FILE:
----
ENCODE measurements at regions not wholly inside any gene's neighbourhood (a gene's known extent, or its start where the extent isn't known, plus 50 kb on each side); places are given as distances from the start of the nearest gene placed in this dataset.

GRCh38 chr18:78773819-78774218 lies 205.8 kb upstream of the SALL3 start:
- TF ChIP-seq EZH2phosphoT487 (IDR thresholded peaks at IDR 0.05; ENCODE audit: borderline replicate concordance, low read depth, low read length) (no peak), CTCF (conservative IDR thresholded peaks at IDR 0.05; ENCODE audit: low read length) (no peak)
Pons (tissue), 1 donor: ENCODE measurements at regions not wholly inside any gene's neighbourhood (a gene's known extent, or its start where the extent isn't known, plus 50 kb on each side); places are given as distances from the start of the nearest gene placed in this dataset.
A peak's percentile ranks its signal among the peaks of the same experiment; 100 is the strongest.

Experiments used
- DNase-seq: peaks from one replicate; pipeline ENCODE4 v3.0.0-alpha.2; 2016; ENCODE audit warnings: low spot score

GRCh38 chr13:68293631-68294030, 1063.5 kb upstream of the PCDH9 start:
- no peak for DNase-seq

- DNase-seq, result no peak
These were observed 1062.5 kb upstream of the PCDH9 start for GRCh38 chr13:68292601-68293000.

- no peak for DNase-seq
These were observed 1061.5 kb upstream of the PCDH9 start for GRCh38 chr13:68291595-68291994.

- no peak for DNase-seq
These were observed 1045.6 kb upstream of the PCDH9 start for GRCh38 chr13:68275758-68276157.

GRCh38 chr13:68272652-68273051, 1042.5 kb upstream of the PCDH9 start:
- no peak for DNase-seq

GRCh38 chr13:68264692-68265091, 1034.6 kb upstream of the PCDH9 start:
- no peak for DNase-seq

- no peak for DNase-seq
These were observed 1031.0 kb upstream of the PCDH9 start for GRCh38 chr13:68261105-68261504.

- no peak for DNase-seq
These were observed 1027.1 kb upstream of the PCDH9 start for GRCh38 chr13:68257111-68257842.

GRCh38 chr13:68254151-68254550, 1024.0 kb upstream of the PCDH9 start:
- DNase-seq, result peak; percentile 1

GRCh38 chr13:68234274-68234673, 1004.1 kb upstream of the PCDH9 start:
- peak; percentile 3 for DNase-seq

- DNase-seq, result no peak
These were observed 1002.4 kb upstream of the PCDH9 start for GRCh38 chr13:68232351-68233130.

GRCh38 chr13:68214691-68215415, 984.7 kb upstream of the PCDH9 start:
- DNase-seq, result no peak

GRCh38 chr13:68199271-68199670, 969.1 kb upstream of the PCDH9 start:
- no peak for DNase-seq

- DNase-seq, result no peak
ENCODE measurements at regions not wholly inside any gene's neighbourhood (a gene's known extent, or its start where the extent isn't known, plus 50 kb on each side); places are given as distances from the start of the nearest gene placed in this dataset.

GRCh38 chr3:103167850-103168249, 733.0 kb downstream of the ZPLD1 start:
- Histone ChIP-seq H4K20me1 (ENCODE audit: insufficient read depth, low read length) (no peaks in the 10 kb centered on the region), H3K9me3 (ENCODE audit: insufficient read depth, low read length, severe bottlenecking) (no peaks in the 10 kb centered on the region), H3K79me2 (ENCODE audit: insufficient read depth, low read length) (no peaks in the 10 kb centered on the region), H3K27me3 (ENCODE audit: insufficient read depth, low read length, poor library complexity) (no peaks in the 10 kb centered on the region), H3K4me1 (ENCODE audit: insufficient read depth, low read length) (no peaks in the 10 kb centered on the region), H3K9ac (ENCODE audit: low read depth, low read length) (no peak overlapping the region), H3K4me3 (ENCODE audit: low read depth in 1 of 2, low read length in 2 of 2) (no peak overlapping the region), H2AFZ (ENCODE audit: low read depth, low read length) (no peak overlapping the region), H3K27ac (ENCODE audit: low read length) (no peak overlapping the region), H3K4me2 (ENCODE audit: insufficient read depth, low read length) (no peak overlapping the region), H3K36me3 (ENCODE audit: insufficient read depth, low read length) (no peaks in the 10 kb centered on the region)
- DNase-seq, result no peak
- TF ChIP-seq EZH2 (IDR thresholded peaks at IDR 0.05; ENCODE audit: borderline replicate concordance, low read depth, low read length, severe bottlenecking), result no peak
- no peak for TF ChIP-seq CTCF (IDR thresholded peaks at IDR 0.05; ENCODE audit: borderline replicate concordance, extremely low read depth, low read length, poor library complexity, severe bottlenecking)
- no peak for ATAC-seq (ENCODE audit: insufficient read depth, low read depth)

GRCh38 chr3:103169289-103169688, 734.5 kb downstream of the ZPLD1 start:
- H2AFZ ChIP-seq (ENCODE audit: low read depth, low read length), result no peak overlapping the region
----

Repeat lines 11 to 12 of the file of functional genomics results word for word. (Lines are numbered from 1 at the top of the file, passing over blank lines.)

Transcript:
These were observed 1062.5 kb upstream of the PCDH9 start for GRCh38 chr13:68292601-68293000.

- no peak for DNase-seq